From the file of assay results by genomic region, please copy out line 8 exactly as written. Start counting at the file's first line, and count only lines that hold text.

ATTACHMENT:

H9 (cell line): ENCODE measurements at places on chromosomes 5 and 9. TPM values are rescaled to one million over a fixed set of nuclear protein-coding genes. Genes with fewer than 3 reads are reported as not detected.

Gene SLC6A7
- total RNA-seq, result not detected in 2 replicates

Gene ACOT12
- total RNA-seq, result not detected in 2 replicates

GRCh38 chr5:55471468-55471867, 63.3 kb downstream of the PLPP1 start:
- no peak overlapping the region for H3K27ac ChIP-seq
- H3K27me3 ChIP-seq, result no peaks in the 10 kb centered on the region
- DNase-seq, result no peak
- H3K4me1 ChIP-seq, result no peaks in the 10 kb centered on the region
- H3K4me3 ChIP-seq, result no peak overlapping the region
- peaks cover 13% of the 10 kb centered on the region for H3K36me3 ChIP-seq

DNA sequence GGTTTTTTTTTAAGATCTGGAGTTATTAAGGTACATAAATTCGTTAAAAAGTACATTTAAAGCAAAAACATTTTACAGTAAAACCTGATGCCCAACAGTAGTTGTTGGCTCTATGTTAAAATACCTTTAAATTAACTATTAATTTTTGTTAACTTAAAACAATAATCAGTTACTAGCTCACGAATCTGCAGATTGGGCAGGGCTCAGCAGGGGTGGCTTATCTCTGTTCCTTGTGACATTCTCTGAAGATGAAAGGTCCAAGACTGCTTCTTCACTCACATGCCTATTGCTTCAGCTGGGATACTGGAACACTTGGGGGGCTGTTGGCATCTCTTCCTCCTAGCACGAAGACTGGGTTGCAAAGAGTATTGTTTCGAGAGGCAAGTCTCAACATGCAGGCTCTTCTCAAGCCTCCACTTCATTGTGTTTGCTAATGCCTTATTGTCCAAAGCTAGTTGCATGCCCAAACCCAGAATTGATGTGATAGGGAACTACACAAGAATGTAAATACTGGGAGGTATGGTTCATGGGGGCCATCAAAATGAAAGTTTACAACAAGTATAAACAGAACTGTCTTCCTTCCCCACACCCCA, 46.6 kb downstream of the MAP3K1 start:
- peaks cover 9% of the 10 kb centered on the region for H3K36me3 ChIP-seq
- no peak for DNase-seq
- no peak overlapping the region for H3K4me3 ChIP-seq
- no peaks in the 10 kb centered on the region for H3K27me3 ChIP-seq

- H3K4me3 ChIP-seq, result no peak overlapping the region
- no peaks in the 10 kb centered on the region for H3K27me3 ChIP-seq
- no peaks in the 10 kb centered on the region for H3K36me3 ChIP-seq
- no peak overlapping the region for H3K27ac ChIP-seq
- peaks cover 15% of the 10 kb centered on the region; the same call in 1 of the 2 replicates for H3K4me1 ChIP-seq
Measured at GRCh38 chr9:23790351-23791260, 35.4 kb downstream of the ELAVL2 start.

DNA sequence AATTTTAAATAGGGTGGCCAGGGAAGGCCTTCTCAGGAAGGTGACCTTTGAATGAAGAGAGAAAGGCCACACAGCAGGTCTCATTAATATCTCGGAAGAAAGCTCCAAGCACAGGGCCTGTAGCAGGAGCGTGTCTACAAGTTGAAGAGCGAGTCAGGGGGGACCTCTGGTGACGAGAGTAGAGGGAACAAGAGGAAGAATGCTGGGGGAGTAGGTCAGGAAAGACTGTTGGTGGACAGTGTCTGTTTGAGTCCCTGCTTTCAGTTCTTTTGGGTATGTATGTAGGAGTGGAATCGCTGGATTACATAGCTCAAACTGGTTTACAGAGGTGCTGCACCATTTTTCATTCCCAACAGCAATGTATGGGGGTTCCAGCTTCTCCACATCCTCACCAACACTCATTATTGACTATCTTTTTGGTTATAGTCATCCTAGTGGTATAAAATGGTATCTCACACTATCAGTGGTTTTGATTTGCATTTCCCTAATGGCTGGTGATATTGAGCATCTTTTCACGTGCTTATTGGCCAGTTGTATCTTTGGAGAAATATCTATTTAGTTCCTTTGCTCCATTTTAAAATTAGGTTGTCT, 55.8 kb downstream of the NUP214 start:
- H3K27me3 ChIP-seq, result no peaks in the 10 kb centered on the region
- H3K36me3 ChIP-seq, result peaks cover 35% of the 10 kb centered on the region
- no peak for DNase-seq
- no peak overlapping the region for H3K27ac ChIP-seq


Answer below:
- H3K27me3 ChIP-seq, result no peaks in the 10 kb centered on the region